A new survey released by UK experience design agency, 383, has found that 18-35 year olds are twice as likely to take advice from influencers on social media than they are to trust the judgement of friends and family when booking a holiday. More than half of students (18-24 year olds) and ‘Gullenials’ (gullible millennials) (58% and 53%, respectively) believe Facebook, Instagram and online bloggers are more trustworthy than their nearest and dearest.
The UK survey reveals the extent to which social media influences the buying decisions of consumers across generations, and the increasing control and dominance it has over big real-life decisions, including overseas travel. It suggests that a lack of street wisdom, coupled with the usual holiday maker’s suspension of disbelief, could make the younger generation more vulnerable to holiday scams – less likely when recommendations come from a trusted resource.
Further statistics found that just under a third (32%) of UK consumers cited Instagram as their app of choice for vicarious travel. Also, UK women browse three times as much as men – with one-third using it to find holiday inspiration, compared to only one in ten (11%) men.
The full findings show that overall 44% of young adults would use Instagram over the recommendation of friends and family to influence holiday-booking decisions. Looking at the different age groups there is a clear reduction in social media influence the older you get – 58% of 18-24 year olds, 53% of 24-35 year olds, 49% of 35-44 year olds, 29% of 44-55 year olds and only 13% of 55+ year olds trust social media (Instagram, Facebook and online bloggers) over friends and family when it comes to travel.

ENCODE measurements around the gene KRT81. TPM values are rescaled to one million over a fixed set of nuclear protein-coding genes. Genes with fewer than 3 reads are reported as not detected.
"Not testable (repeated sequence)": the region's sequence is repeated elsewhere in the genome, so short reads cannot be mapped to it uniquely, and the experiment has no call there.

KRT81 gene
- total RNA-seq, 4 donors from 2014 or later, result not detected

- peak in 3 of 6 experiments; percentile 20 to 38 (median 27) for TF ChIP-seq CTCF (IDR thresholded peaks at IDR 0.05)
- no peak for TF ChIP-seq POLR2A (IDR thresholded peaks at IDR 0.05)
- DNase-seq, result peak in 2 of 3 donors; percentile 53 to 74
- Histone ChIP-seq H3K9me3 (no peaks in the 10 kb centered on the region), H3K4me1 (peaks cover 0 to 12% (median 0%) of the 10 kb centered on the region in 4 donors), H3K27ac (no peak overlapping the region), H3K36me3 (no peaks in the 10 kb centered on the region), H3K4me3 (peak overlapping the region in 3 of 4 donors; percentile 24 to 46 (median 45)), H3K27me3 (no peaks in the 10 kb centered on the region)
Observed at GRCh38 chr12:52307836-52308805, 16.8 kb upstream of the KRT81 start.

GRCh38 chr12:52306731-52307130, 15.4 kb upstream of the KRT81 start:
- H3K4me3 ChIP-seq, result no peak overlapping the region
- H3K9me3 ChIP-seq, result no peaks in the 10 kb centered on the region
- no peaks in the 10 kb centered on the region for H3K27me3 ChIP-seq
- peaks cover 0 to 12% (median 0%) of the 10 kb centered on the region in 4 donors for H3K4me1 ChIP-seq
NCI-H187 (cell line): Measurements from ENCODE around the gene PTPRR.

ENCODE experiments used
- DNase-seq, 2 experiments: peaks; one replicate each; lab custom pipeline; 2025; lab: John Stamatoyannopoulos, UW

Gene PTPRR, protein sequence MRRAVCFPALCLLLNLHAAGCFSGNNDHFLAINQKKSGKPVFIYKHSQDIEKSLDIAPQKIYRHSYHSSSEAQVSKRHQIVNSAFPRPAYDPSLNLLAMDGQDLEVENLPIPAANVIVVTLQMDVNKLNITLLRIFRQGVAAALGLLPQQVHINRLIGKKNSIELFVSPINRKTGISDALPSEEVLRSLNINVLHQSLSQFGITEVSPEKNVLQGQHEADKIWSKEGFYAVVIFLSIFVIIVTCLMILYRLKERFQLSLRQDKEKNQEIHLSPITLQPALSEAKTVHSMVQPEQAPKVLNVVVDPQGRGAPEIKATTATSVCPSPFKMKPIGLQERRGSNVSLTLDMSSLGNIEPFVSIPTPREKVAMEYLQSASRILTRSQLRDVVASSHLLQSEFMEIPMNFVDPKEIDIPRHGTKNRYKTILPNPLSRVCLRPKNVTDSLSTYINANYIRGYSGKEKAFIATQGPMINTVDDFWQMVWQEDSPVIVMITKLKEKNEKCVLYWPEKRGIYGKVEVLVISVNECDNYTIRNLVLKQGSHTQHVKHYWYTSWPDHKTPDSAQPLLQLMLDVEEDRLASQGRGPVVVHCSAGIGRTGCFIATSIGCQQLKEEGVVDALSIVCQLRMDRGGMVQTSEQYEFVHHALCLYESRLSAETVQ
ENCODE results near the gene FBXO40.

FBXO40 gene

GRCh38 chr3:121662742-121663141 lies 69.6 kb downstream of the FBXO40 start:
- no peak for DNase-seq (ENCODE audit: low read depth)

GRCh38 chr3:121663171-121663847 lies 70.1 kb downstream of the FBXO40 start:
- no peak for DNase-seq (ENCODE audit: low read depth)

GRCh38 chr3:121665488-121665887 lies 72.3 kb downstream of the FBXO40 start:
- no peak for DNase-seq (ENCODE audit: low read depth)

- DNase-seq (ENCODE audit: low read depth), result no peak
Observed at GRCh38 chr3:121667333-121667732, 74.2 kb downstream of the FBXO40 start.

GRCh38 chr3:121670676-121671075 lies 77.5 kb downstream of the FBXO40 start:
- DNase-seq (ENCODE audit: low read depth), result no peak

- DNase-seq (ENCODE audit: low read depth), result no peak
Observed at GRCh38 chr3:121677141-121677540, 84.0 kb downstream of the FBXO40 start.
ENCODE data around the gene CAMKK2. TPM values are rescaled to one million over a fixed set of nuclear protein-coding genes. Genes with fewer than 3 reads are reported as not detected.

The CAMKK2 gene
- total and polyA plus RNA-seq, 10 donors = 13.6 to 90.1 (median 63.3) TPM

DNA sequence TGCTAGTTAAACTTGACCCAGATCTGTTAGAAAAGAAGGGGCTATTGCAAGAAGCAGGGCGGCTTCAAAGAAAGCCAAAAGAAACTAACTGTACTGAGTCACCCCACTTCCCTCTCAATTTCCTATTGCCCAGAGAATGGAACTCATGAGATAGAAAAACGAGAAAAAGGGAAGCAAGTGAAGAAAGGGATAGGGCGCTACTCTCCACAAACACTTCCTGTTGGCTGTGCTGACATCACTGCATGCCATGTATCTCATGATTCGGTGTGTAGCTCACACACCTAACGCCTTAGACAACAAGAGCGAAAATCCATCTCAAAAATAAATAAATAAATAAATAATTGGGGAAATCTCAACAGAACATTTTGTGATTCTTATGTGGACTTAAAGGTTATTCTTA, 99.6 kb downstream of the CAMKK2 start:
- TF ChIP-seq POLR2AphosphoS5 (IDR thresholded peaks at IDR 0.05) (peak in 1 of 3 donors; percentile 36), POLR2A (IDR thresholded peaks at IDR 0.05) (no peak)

The survey also highlights that social media influences 71% of travel-planners’ decisions in the UK, with only 36% relying on word of mouth from family and friends. It also shows that one in ten people spend up to 20 hours searching for holidays before they book with 40% of millennials searching for holidays while they’re at work.
“These survey results provide interesting insight about how customers are searching for their holidays. Customers are more influenced by complete strangers on social media than their own friends and family,” says Sukhi Dehal, founder of 383.
For ‘interesting’ we read ‘flawed’ as on social media, there are many people whose income derives from promoting a fantasy version of their lives and they cannot be viewed as 100% reliable. The lines between what is a genuine recommendation and what has been paid for, are increasingly blurred. As 383 highlights when travel influencers post images of their off-the-beaten track adventures “we can’t gauge how much of the ‘picture perfect post’ really is perfect and what is in fact a potential danger”.
Social media plays an important role in inspiring us, but the findings show that we need to be smarter in research ahead of booking. “In an era of fake news and online scams that are increasingly difficult to identify, it’s important that travellers do their homework with a broader spectrum of trusted resources – whether that’s family and friends or reputable travel-relevant sites,” acknowledges Mr Dehal.
“It’s a huge concern that the younger generation has been found to be so trusting of a source that may or may not be telling the whole truth. The urgent message from these survey results is yes, be inspired by social media, but be smart, responsible and safe by broadening your scope of research before making a big-life decision like travelling overseas,” he adds.